The PT extinction was rapid, probably taking place in less than a million years. Although it was much more severe in the ocean, it affected terrestrial ecosystems too. A prolific swamp flora in the Southern Hemisphere had been producing enough organic debris to form coals in Australia, but the coal beds stop abruptly at the P-T boundary. No coal was laid down anywhere in the world for at least 6 m.y. afterward. A large change in carbon isotopes occurred across the PT boundary, which signifies an important and global drop in photosynthesis that lasted a long time.
There is some evidence for an impact at the PT boundary. The continental collisions that formed Pangea in the Permian would account for a major drop in diversity but not for a sudden, enormous mass extinction. Perhaps most important of all, the Permian extinction coincides with the largest known volcanic eruption in Earth history.
In addition to plate tectonics, the Earth also has plume tectonics. Occasionally, an event at the boundary between the Earth's core and mantle sets a giant pulse of heat rising toward the surface as a plume. As it approaches the surface, the plume melts the crust to develop a flat head of basalt magma that can be 1000 km across and 100 km thick. Penetrating the crust, the plume generates enormous volcanic eruptions that pour hundreds of thousands of cubic kilometers of basalt‹flood basalts‹out over the surface. If a plume erupts through a continent, it blasts material into the atmosphere as well. After the head of the plume has erupted, the much narrower tail will continue to erupt for 100 m.y. or more, but now its effects are more local, affecting only 100 km or so of terrain as it forms a long-lasting hot spot of volcanic activity.
Plume events are rare: there have been only eight enormous plume eruptions in the last 250 m.y. The most recent is the Yellowstone plume: at about 17 Ma it burned through the crust to form enormous lava fields that are now known as the Columbia Plateau basalts of Oregon and Washington, best seen in the Columbia River gorge. North America drifted westward over this "hot spot," which continued to erupt to form the volcanic rocks of the Snake River plain in Idaho (Valley of the Moon and so on), and it now sits under Yellowstone National Park. The hot spot is in a quiet period now, with geyser activity rather than active eruption, but it produced enormous volcanic exposions about 500,000 years ago that blasted ash over most of the mountain states and into Canada.
A massive plume eruption took place exactly at the PT boundary. A new plume burned through the crust in what is now western Siberia to form the "Siberian Traps," gigantic flood basalts that cover 2.5 million sq km in area and are perhaps 3 million cu km in volume. The eruptions coincided exactly with the PT boundary, at 253 Ma, and lasted at full intensity for only about a million years‹the largest known, most intense eruptions in the history of the Earth. They lie across the PT boundary and were formed in what was obviously a major event in Earth history.
There is a feeling, particularly among physical scientists, that if we can show that a physical catastrophe occurred at a boundary, we have an automatic explanation for an extinction. But this connection has to be demonstrated, not just assumed.
In 1993 Douglas Erwin felt obliged to suggest the "Murder on the Orient Express" hypothesis for the PT extinction: that is, many factors, all acting together, led to the extinction. This is not a particularly "clean" hypothesis to accept or to test. However, we have eight more years' research now, by Erwin and others, and we can do better. Any explanation of the PT event must account for the severity of the extinctions. The PT extinction is the largest in Earth history, but so was the Siberian Traps eruption. In 1995 Paul Renne and his colleagues suggested a scenario based on the eruption as a primary cause of the extinction.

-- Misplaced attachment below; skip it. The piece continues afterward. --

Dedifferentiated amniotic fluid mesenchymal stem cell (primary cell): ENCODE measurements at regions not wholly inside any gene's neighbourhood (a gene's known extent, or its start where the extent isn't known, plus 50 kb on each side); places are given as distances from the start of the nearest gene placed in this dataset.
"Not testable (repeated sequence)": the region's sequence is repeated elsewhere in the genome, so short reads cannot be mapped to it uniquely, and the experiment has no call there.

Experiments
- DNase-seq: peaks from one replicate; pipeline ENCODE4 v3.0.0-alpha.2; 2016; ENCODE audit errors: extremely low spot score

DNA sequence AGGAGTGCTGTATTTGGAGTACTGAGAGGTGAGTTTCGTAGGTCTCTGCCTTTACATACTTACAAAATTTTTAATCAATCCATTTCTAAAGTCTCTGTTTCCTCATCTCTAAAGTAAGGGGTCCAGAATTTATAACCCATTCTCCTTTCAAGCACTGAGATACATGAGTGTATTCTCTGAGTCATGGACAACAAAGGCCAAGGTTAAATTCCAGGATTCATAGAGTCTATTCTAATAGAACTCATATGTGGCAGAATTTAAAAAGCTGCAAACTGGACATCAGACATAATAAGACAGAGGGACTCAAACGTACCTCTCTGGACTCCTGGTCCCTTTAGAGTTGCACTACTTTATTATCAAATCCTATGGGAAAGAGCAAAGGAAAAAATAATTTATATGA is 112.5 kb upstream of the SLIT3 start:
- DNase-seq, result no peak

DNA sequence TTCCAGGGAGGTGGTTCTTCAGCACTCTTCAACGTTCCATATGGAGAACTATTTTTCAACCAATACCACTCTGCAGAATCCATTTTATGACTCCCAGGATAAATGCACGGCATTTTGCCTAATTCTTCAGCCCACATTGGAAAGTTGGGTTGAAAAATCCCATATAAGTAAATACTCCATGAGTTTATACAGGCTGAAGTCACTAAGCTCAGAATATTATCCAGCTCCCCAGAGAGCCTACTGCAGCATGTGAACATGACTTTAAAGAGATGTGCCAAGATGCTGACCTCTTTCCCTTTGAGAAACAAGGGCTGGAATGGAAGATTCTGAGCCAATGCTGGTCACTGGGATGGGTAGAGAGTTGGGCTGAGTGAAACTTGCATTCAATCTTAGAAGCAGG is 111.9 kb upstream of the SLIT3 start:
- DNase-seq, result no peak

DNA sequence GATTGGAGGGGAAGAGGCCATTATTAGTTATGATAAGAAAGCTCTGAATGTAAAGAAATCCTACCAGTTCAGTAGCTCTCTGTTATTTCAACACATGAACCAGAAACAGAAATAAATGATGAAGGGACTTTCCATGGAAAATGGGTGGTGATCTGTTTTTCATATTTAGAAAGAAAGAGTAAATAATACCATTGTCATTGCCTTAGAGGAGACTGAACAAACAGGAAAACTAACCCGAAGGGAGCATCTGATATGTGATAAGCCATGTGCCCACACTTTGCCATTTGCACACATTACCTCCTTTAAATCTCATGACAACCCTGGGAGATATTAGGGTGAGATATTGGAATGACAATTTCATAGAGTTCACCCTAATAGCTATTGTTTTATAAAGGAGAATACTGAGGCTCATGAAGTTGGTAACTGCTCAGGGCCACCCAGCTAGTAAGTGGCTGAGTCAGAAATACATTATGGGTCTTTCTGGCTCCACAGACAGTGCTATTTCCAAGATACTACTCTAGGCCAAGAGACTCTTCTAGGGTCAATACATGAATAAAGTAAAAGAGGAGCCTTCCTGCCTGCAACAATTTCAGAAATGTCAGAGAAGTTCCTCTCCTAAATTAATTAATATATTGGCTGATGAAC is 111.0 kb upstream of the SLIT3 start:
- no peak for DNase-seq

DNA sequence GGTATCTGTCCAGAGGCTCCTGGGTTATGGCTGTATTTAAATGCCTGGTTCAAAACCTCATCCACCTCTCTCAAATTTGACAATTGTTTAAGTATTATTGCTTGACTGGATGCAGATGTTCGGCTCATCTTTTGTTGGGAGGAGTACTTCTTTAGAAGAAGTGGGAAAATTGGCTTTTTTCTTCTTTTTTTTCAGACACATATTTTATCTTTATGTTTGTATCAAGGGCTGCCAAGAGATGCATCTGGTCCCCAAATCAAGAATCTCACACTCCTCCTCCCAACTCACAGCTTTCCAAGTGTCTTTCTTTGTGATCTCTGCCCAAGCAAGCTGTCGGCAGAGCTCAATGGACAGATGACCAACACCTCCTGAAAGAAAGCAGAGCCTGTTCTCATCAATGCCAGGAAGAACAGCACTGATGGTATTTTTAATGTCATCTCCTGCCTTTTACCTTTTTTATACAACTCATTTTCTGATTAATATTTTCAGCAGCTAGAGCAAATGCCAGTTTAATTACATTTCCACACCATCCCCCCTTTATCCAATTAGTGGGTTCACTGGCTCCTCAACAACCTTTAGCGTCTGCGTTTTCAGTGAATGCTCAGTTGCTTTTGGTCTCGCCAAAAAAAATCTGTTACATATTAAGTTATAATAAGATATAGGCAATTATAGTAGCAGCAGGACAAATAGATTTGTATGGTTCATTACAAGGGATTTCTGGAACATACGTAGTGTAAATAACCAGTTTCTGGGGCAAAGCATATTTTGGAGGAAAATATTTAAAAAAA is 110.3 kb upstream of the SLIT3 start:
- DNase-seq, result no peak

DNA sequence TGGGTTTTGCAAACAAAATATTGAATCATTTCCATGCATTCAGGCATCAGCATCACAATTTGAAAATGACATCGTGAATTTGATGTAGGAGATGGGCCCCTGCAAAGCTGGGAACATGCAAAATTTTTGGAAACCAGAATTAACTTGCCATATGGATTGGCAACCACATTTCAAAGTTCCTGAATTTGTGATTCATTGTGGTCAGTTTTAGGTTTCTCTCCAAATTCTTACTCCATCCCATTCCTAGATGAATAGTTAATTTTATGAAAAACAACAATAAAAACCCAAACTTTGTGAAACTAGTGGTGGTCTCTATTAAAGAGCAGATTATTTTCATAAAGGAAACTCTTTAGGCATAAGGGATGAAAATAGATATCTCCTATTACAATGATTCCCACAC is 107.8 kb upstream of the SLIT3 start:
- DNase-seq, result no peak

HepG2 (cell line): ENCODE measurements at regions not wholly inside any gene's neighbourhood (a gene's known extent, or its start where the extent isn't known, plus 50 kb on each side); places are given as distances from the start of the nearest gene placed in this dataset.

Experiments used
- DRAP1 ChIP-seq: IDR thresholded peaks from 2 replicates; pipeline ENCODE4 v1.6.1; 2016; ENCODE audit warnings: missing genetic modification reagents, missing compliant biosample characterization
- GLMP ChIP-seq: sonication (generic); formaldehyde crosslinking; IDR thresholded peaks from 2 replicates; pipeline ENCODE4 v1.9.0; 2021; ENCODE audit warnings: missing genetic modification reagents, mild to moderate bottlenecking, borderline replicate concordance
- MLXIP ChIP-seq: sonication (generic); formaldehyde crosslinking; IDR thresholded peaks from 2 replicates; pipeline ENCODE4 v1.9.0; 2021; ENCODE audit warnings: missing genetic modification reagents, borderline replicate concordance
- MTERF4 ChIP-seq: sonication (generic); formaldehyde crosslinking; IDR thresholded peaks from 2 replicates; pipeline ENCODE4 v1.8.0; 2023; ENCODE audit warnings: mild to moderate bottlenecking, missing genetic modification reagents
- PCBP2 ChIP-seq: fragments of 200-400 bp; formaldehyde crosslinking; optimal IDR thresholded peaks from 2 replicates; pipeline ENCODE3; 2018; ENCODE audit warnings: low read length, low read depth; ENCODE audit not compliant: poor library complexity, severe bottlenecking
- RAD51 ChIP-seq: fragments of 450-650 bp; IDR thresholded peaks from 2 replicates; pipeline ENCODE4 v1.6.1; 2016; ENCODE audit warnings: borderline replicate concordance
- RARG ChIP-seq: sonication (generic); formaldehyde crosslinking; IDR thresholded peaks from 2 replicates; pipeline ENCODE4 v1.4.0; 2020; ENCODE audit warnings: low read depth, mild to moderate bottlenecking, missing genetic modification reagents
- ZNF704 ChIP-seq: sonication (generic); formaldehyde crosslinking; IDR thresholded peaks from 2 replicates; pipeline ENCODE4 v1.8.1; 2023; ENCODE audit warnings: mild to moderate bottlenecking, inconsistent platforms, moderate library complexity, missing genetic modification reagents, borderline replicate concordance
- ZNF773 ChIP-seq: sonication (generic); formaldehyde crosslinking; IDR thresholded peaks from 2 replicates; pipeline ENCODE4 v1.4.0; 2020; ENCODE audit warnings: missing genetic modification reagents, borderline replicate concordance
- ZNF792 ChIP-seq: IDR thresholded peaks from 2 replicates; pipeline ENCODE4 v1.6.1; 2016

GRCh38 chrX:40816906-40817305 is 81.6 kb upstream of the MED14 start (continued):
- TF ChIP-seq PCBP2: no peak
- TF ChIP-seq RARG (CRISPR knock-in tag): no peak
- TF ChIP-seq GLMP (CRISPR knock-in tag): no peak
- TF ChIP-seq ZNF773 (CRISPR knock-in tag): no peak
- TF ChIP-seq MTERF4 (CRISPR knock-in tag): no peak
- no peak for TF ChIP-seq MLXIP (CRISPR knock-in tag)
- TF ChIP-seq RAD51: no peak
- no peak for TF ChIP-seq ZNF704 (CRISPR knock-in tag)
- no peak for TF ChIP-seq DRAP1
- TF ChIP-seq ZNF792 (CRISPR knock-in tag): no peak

The plume rises toward the crust and erupts. The tremendous amount of sulfate aerosols would cool the climate enough to form ice-caps, rather quickly, and this in turn would cause a rather rapid drop in sea level along with global cooling, early in the eruptive sequence. In the rock record, we would expect to see changes in carbon and sulfur isotopes, and we do. Furthermore, as the plume erupts, the crust would be raised by the buoyant magma, perhaps enough to form a land footing for the large continental ice sheets that would grow in these high latitudes. Finally, as the eruption dies off, the crust would subside and the aerosols would disperse, making for a rapid end to the volcanically induced glaciation and another rapid change in climate. It is possible, but not calculated yet, that the volcanic gases that had built up during the eruption could have had a greenhouse effect for some time after the eruption ended, taking the earth from a volcanic glaciation to a volcanic hothouse.
Add to this scenario the "usual" effects of a giant eruption, such as acid rain, ozone depletion, a massive dose of carbon dioxide into the atmosphere, or any combination of the above, and the ingredients are in place for a mass extinction.
Though it is easy to imagine that a giant eruption might have caused a catastrophe at the PT boundary, it is not certain that it would. We do not know how much dust, smoke, and aerosols would be produced, even though it is absolutely critical to calculations of their effects that we know those factors rather precisely. We do not know how far volcanic aerosols and stratospheric dust would be carried over the Earth, or in detail what effects they would have. Dust and aerosols in the air can help absorb solar heat rather than reflect it, for example, and some models suggest that parts of the Earth would warm, parts would cool, and parts would stay at about the same temperature.
The most persuasive scenarios of volcanic extinction are quickly summarized. Even a short-lived catastrophe among land plants and surface plankton at sea would drastically affect normal food chains. Large animals would have been vulnerable to food shortage, and their extinction after a catastrophe seems plausible. In the oceans, invertebrates living in shallow water would have suffered greatly from cold or frost, or perhaps from CO2-induced heating. High-latitude faunas and floras in particular were already adapted to winter darkness, though perhaps not to extreme cold. Thus, tropical reef communities could have been devastated, but high-latitude communities could have survived much better.